How do you remember whether to use ‘to’ or ‘too’ in a sentence?
They both sound alike, but I’m not sure they qualify as being a homonym as they are pronounced slightly differently; too having a slightly longer stress on the oo than to (depending on where in the country you come from).
Getting them mixed up is a common mistake, but one that is easily avoided if you remember a few simple rules.
‘To‘ is a going word.
It implies motion whether physical or metaphorical. From one place to another or from one state to another: “We are going to Tooting”; “His mood swung from bad to good”. ‘To’ can also be a connecting word, as in, “He was handcuffed to the policeman”.
It can also be used to express purpose or intent, “I went out to do some shopping” and to indicate a desired or advisable action as in, “The instruction leaflet explains how to make it”.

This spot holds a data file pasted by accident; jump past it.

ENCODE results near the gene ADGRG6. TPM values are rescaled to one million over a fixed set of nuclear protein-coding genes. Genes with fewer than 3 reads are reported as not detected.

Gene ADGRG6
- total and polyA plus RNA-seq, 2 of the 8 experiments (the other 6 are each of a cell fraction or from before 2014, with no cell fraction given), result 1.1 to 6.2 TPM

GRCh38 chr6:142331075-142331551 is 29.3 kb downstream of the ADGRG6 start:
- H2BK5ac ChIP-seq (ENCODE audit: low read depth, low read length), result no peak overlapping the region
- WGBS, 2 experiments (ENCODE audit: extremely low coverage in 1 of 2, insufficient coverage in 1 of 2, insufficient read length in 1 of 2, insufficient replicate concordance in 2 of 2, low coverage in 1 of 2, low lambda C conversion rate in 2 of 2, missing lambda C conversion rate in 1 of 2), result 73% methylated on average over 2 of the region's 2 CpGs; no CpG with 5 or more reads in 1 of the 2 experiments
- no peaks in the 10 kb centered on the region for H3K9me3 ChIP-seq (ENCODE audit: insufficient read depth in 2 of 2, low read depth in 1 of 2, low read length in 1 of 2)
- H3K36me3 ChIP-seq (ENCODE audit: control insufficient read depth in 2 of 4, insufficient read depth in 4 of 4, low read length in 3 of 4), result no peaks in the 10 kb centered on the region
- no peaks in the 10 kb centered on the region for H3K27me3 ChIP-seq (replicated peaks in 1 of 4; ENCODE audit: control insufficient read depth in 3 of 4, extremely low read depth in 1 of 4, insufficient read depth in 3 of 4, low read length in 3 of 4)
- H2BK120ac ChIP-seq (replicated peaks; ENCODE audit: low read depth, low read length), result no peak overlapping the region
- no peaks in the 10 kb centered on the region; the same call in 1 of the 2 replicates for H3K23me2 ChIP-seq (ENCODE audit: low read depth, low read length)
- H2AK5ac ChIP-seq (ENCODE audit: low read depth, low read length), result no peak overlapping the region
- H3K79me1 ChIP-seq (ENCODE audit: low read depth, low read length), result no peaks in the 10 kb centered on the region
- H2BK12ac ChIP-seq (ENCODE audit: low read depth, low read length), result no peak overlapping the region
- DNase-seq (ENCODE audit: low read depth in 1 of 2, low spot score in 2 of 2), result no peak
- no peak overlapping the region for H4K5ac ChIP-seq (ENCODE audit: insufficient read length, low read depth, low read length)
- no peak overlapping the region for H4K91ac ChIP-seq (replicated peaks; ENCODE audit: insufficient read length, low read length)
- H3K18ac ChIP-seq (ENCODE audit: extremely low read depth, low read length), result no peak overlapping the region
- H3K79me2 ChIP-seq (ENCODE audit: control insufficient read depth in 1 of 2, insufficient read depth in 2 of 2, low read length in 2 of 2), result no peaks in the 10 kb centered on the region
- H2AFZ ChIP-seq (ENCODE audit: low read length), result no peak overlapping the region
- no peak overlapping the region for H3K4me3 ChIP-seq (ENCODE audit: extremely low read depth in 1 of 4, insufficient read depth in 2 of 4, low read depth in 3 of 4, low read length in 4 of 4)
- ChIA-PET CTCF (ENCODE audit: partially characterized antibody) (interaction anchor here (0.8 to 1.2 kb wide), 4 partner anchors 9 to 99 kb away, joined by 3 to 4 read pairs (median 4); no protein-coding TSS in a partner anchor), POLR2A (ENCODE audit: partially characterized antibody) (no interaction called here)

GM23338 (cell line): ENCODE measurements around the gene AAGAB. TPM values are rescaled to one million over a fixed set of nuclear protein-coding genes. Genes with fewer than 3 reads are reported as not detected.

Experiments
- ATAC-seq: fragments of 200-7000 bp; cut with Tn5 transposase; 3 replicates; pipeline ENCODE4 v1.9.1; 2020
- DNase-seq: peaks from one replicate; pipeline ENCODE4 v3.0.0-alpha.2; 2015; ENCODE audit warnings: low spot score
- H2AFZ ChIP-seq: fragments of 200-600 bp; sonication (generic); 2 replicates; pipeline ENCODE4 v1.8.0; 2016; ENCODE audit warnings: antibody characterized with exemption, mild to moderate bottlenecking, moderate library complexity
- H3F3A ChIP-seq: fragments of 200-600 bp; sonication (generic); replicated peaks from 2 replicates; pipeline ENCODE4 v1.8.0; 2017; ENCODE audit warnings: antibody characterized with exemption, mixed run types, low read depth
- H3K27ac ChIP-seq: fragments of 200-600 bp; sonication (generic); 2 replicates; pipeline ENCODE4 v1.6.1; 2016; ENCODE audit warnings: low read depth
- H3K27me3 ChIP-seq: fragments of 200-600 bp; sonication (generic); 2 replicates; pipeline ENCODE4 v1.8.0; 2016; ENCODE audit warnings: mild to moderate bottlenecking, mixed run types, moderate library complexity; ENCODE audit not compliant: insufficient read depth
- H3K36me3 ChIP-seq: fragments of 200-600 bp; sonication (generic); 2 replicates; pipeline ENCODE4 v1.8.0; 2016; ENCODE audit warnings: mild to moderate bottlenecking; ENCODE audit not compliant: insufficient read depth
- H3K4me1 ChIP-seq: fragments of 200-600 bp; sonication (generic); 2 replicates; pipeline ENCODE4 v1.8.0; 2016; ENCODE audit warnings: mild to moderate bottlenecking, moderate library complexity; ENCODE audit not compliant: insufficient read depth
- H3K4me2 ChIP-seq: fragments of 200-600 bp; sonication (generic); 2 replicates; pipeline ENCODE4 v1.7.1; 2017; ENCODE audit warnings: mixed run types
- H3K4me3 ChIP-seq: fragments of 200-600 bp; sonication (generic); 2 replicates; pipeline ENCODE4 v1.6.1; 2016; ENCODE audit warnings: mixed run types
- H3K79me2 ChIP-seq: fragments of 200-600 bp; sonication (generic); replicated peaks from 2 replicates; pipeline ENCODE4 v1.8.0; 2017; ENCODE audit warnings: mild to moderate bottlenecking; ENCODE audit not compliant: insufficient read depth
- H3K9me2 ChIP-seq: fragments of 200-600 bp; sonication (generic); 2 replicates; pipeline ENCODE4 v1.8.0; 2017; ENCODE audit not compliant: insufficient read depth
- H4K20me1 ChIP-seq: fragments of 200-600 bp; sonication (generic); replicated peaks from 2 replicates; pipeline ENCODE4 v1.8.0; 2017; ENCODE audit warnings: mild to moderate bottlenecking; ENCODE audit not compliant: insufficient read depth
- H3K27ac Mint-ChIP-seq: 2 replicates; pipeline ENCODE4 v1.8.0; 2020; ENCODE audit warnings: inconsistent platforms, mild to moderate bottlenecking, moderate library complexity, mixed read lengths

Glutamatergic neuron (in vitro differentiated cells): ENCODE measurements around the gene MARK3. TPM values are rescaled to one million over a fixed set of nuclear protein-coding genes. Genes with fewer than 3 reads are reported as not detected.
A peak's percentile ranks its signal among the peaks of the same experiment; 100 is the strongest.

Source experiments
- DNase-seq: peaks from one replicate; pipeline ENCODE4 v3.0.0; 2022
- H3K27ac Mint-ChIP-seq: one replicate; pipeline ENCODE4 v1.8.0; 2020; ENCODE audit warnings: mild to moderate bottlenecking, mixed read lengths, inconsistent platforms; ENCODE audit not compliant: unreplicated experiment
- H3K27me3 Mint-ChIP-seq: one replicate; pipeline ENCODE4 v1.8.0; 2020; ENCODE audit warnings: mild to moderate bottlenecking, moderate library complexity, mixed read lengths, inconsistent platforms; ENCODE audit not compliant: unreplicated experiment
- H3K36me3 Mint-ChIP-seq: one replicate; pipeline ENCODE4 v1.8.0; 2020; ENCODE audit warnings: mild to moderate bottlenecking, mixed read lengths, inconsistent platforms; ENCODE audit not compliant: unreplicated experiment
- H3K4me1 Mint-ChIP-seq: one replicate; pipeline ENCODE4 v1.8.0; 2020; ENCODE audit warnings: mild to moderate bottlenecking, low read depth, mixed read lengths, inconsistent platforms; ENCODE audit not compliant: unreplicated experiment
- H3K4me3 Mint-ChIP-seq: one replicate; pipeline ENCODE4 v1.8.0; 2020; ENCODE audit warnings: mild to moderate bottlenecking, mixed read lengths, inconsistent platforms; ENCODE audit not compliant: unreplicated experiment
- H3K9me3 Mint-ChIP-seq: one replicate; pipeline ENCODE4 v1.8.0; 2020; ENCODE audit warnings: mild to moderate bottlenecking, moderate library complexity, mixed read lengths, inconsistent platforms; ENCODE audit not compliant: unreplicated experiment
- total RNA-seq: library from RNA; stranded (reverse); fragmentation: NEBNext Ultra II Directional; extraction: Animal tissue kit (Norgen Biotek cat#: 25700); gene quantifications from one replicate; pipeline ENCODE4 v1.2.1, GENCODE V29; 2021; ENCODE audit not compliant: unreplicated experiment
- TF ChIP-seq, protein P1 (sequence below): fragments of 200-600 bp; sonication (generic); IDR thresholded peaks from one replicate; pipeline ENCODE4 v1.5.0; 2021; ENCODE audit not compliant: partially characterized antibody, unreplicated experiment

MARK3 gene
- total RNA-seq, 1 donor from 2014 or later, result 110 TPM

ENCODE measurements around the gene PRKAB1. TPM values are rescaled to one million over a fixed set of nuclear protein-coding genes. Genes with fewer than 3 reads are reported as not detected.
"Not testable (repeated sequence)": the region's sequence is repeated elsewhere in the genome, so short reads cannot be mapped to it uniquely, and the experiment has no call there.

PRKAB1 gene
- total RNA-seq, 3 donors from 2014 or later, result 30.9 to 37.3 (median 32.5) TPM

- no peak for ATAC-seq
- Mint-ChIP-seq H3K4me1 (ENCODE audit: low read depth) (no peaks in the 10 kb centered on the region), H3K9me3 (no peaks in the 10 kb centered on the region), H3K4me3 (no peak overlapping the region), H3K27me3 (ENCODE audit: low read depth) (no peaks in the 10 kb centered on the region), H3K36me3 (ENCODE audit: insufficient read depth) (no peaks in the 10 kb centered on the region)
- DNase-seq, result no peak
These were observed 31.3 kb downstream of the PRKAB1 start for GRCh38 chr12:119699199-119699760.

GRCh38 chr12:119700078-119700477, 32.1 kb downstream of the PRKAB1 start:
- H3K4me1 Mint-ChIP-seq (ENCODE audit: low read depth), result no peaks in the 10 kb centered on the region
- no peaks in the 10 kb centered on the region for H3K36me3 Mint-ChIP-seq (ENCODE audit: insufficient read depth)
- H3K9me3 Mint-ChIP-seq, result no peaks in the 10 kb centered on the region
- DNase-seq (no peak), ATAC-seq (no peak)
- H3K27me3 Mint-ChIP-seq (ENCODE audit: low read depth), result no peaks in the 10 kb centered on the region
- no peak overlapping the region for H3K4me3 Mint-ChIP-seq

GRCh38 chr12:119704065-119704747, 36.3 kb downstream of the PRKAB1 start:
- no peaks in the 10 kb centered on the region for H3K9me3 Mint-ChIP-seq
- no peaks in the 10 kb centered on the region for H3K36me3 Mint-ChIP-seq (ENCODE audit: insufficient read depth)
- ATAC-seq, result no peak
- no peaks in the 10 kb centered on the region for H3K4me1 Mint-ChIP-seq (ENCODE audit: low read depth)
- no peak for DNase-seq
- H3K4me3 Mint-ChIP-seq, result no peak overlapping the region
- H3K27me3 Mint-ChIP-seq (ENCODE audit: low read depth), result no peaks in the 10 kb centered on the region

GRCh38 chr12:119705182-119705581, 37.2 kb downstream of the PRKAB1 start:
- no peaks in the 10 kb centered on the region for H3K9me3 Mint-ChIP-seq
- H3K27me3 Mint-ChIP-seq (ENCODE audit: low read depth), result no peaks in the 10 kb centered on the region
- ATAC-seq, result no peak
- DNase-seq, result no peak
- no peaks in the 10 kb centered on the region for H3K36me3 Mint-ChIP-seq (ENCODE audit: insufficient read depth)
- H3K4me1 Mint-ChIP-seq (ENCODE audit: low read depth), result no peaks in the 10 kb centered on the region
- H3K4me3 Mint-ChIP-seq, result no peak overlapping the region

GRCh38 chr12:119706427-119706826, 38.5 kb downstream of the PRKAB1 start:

‘Too’ is a more word.
‘Too‘ is used to increase something, whether the thing itself or the meaning of something: “There’s too much porridge on my plate”; “No job too big”. It implies excessiveness.
It is also used to add something to a statement, sometimes in place of ‘as well’, or ‘also’: “Jane is coming too“.
I always remember that the more letter Os there are in the word, the more it is a more word, an increased thing.
To a place/somewhere (We’re going to the cinema)
To a thing (Handcuffed to a pillar)
To a person (That was an awful thing you did to her)
To a feeling (From one feeling to another)
Too little too late
Too far to go
I’ve got too much
It’s too hard
What method do you use to remember which to/too to use?